Asia's National Oil Companies and the Competitive Landscape of the International Oil Industry
Mikkal E. Herberg
This essay analyzes the impact of Asia’s national oil companies (NOC) on the competitive
landscape of the global oil industry and draws implications for the U.S.
The expansion of Asia’s NOCs has been driven by both energy security concerns and the
commercial drive to exploit new opportunities. Since 2006, Chinese and other Asian NOCs
have become increasingly competitive with international oil companies (IOC) in many of
the most important oil- and gas-producing regions. The IOCs still have strong competitive
advantages, but they increasingly find themselves squeezed out of major new opportunities
by resource nationalism among producing and exporting countries and global competition
from NOCs. In Asia, some IOCs are responding by forging new partnerships with China’s
and India’s NOCs, trading access to their international resource opportunities in return for
risk capital or access to Chinese and Indian markets.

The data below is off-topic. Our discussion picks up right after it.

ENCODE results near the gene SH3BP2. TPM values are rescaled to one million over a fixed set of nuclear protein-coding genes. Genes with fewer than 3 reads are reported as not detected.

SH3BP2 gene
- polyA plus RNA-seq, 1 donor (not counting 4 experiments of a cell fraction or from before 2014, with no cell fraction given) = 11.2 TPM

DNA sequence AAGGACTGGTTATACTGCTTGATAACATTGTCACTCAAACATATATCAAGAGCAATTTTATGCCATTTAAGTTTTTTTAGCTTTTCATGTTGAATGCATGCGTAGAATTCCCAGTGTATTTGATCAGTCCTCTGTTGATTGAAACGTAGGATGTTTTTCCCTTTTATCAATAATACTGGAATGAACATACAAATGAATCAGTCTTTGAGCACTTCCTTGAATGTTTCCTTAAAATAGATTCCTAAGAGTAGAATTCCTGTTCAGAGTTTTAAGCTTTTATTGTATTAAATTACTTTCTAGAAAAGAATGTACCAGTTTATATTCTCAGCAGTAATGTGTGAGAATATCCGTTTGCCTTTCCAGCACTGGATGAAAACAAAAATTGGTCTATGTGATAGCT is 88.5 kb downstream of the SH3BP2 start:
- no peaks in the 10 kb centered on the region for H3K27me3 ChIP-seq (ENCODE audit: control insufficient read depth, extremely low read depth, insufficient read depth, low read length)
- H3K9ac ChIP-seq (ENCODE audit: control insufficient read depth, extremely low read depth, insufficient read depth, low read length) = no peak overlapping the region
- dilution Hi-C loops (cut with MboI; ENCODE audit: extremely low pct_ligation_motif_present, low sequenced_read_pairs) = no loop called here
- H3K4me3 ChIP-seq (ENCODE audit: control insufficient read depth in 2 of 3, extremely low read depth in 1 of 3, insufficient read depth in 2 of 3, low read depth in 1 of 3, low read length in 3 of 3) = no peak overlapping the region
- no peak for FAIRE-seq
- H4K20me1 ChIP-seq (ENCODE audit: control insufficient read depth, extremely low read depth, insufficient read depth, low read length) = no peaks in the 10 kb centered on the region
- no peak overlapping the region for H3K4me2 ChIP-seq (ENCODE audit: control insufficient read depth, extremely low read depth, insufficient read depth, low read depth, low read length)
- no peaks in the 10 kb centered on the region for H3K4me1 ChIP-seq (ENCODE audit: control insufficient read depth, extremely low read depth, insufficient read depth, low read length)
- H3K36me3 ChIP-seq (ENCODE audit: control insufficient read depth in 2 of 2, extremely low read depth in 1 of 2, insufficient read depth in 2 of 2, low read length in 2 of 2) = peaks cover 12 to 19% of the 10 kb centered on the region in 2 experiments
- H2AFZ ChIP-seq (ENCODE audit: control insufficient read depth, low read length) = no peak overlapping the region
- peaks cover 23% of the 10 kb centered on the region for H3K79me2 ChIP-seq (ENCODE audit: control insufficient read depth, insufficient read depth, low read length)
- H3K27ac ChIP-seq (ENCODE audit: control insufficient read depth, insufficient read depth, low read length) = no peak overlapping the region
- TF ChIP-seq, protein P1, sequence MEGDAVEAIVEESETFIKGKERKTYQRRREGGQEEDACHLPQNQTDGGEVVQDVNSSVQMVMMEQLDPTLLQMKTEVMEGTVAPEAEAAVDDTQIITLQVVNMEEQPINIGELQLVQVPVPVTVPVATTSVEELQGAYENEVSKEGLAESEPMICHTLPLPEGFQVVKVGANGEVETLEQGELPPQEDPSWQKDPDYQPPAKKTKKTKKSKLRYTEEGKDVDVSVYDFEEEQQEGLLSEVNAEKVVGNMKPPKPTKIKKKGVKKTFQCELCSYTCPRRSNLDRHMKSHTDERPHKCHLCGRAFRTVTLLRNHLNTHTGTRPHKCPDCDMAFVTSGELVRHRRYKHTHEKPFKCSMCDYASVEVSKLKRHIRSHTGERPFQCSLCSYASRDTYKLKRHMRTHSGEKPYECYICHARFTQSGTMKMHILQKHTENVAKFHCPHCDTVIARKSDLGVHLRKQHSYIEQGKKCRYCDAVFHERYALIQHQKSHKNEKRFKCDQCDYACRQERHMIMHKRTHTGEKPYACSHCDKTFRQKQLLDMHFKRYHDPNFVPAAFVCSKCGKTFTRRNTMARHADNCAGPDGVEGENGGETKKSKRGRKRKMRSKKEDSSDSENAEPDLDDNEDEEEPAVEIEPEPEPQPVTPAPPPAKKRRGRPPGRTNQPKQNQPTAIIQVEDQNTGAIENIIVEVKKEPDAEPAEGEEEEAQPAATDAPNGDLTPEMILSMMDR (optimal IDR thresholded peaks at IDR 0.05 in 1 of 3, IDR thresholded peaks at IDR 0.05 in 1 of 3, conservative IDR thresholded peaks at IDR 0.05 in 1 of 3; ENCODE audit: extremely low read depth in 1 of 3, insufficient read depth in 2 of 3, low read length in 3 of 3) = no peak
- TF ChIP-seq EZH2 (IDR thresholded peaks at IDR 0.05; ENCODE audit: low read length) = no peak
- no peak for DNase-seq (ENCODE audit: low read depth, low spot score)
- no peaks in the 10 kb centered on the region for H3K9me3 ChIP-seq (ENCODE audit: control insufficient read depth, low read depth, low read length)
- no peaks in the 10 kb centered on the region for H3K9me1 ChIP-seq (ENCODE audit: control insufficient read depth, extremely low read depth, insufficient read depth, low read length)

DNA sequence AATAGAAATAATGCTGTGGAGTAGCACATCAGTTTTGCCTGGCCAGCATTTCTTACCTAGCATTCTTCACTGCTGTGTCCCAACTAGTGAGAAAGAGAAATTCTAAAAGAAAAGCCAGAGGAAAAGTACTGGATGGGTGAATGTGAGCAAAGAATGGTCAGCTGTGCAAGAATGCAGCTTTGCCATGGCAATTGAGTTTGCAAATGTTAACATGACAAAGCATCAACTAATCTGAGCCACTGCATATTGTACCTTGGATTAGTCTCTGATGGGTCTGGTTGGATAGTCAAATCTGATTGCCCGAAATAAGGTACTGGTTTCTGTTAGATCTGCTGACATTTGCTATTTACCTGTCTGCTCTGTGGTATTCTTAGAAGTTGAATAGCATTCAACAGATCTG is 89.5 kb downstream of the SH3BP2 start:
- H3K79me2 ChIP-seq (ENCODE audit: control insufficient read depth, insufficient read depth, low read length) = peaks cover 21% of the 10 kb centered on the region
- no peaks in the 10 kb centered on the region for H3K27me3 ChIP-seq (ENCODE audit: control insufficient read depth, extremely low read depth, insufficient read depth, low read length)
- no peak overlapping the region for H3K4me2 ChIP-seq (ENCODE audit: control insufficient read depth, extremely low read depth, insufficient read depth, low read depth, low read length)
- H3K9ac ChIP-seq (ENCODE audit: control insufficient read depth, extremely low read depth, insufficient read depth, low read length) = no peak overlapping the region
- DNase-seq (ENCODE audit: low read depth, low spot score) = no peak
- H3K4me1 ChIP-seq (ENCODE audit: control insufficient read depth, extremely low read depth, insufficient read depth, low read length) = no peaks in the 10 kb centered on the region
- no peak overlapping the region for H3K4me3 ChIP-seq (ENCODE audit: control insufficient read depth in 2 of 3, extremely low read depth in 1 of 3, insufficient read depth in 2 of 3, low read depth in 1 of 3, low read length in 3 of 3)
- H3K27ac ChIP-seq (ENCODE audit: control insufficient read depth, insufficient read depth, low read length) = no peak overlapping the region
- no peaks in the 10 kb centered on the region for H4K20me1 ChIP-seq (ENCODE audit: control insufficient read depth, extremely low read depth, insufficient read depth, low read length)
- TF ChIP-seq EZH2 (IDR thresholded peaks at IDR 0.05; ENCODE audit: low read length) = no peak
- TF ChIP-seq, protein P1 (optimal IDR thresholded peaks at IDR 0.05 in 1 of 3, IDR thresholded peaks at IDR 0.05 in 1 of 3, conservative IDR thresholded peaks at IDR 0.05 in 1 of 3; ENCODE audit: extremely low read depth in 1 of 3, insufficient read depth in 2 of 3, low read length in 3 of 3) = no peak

- The rapid expansion of Asia’s NOCs is not the threat to U.S. energy security that some in Washington, particularly in Congress, think it is. Chinese and other Asian NOCs’ efforts to acquire equity oil are not “locking up” oil supplies and undermining U.S. energy security. The common challenges and energy security threats that the U.S. and Asia face are restricted access and underinvestment in new supplies.
- Perceptions that Chinese NOCs are agents of Beijing’s strategic agenda and a challenge to U.S. interests are also misguided. China’s NOCs have a wide range of control over their investments and strategy and largely operate along the same lines as IOCs.
- Heavy state support from Beijing does potentially threaten the ability of U.S.-based oil companies to compete for new opportunities. The U.S. has a strong national interest in the existence of strong IOCs, and U.S. policymakers should press Beijing explicitly and firmly to reduce state support.